N. Korea accuses South of using drones for politics

N. Korea accuses South of using drones for politics
This handout photo taken on April 11, 2014 and released by South Korean Defence Ministry shows wreckage of three unmanned aerial vehicles found in three different places, including Baengnyeong island near the rivals' disputed sea border, at the Agency for Defense Development in Daejeon, south of Seoul.

SEOUL - North Korea accused South Korea Sunday of fabricating a story about crashed spy drones in order to divert attention from its ferry disaster.

The drones were recovered in three different locations in the South between March 24 and April 6.

The South's defence ministry last week called them "a clear military provocation" and said it had "smoking gun" proof that they had all been flown from North Korea.

On Sunday the North, repeating previous denials, said it has nothing to do with the drones "no matter how frequently the South Korean authorities cook up stories".

"The Park Geun-Hye group foolishly seeks to find a way out of the worst ruling crisis," an inspection group from the North's powerful National Defence Commission (NDC) said in a statement referring to the South's President.

The April 16 ferry sinking which killed more than 300 people is one of South Korea's worst peacetime disasters, made all the more shocking by the loss of many young lives.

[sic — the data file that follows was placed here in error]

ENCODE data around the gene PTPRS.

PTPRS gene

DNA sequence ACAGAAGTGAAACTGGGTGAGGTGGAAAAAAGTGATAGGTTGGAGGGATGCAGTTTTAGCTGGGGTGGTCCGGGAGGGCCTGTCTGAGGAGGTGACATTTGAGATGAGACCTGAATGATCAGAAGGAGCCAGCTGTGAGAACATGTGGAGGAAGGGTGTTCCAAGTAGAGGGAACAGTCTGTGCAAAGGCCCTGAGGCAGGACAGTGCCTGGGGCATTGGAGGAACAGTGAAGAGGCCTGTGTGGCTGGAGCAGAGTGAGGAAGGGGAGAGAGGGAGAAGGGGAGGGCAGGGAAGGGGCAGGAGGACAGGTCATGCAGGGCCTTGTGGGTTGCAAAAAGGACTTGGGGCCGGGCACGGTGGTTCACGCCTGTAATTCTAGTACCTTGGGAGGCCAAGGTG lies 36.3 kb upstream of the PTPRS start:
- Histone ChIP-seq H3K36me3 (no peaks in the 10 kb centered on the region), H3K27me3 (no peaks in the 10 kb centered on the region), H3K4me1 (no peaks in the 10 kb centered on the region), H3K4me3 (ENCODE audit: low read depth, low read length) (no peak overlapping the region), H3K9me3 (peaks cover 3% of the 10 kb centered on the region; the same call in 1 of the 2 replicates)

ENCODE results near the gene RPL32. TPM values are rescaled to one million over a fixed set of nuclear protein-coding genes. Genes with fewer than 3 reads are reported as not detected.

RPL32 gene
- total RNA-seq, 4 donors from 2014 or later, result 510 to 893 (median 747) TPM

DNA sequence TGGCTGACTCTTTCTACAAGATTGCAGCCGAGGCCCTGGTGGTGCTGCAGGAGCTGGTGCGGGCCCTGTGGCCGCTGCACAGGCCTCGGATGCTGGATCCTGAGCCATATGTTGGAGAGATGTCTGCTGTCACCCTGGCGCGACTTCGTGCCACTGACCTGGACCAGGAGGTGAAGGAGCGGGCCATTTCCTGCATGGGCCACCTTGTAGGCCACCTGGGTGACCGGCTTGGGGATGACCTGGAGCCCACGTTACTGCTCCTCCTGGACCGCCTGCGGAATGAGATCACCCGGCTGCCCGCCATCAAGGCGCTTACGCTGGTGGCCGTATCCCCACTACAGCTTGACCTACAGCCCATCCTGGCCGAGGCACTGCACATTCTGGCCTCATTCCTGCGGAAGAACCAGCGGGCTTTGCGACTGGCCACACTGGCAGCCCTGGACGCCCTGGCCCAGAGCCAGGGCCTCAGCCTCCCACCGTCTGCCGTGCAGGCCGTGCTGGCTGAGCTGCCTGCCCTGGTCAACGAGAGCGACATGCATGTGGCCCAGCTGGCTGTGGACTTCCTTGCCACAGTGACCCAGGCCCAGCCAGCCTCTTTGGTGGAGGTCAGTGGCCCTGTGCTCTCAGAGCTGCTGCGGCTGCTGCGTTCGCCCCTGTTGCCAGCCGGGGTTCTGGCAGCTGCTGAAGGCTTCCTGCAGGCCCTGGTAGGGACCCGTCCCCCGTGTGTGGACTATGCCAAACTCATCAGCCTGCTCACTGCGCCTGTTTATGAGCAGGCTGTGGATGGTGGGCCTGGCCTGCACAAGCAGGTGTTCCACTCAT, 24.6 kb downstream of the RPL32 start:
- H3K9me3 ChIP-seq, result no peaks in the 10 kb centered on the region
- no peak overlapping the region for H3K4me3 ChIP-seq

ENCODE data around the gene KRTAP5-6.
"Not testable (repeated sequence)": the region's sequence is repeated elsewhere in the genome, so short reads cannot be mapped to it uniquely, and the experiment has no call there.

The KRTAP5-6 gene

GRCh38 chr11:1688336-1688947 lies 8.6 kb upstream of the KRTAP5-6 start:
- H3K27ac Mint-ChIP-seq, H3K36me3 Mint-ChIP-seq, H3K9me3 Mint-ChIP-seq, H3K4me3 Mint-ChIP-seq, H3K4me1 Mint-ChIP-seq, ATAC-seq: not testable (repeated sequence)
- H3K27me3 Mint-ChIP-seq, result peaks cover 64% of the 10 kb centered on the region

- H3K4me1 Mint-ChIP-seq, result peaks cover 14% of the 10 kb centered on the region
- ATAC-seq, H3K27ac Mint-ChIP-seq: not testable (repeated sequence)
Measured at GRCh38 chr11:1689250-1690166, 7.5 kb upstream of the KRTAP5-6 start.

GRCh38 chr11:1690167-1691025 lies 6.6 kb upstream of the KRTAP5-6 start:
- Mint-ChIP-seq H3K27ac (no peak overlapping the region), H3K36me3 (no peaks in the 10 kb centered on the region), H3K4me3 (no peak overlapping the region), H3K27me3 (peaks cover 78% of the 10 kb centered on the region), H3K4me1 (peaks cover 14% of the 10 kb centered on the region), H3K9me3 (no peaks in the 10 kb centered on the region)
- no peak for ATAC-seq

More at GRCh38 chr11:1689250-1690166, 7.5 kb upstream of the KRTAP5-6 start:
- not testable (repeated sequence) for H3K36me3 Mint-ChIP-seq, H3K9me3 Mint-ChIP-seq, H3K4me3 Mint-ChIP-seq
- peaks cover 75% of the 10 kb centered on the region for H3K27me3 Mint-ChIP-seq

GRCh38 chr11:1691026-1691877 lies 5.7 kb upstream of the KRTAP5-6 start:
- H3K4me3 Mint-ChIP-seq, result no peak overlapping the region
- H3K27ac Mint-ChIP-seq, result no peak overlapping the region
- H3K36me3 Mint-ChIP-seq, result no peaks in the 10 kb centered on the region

Victims' families have been extremely critical of the government over the disaster, as more evidence emerges of lax safety standards and possible corruption among state regulators.

"It is the inveterate bad habit of the South Korean authorities to seek a way out by fabricating shocking cases and linking them with the North whenever they are driven into a crisis," the NDC group said.

The South's defence ministry said last week a joint investigation with US experts showed the drones had been flown from different locations and pre-programmed to fly over South Korean military installations before returning to the North.

North Korea displayed a set of what looked like very basic drones during a huge military parade in Pyongyang last July.

And in March last year, state media reported leader Kim Jong-Un overseeing a military drill using "super-precision drone planes".

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